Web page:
After dinner, students began the idea generation process. First, they wrote the points they discovered during the interview on post notes. Then, they clustered and broke down the targets they wished to enhance or improve. After deciding their target, they created a "need statement". A need statement is a sentence such as "I need to make a good environment for watching YouTube", "I need to get entertainment in my bath time", or "I need a way to enjoy doing my homework" that is the working point for creating ideas. Finally, they began the brainstorming process to come up with their solution.

Students brainstorming


Day two began with a warmup activity by Ryan sensei. After the warm up, students spent the first part of the morning narrowing down their final idea and beginning the prototyping process. Prototyping is the process of creating something to "show" an idea instead of telling about it. It can be a miniature, a drawing, a video, or even a skit. Each group discussed what and how they wanted to display their idea.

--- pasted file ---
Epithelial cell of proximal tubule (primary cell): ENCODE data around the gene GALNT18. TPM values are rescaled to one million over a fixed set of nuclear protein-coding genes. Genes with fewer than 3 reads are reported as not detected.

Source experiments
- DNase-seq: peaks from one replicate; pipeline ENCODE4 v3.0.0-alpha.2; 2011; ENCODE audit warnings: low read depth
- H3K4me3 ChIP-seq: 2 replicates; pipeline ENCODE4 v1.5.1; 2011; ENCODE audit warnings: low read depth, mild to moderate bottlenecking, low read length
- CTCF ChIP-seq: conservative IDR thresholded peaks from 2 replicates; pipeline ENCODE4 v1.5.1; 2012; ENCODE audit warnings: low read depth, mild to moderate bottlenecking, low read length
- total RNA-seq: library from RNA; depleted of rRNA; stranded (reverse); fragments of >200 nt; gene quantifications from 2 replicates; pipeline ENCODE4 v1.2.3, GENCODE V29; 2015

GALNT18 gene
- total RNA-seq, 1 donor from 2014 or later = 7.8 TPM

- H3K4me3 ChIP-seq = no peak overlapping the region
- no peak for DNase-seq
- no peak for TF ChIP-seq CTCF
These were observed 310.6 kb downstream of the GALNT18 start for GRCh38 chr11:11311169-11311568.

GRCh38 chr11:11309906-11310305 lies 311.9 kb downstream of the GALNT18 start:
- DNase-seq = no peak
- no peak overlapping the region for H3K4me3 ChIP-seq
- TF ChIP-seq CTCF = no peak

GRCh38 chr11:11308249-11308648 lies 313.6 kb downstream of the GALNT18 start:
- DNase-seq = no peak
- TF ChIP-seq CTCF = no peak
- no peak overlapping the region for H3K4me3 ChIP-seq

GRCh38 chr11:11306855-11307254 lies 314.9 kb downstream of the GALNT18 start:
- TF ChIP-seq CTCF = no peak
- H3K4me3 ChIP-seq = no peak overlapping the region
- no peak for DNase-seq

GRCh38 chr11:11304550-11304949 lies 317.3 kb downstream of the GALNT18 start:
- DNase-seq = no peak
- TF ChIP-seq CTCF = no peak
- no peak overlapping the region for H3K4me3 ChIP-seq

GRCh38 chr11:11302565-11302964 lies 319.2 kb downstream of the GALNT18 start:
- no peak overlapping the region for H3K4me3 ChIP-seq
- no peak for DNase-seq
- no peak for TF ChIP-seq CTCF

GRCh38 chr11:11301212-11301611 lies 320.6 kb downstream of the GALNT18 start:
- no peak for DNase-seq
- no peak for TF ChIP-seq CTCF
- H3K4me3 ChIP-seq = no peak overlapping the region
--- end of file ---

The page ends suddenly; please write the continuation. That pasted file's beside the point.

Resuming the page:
Prototypes "show" not "tell"

In the second part of the morning, participants moved to the maker studio to experience programming with LEGO blocks. Students were given instructions to program a LEGO car to move exactly 50 centimeters. They had to calculate how many times they wished the wheel to turn and program it as so. This activity gave participants a brief glance at various fields that were necessary for engineering and the things you can do with them. Many students later told me that they enjoyed this part of the program the most. Some of them even returned to tinker with them after hours.

Students building their LEGO car

After lunch, we took a bus to visit the Hakusan Wildlife Chugu Exhibition Center. This is a hub for experiencing Mt. Hakusan's nature. We viewed a video about Mt. Hakusan's four seasons, took a short hike into the mountains, and played at a nearby river. The Hakusanroku campus is located in an area of rich wildlife and participants had a chance to experience this beautiful nature. They discovered rare insects during the hike and enjoyed swimming and playing in the cool water of the river.

This park is only 20 minutes away from ICT

After returning to ICT, the students resumed their work on prototyping. The program is only three days long so they had to prepare their prototype and presentation by the next day. This was good practice for working with limited resources. Each group struggled to navigate what they wished to accomplish within the given time. Many groups created models using the 3D printers and drew illustrations on their presentation posters. After dinner they worked late into the night.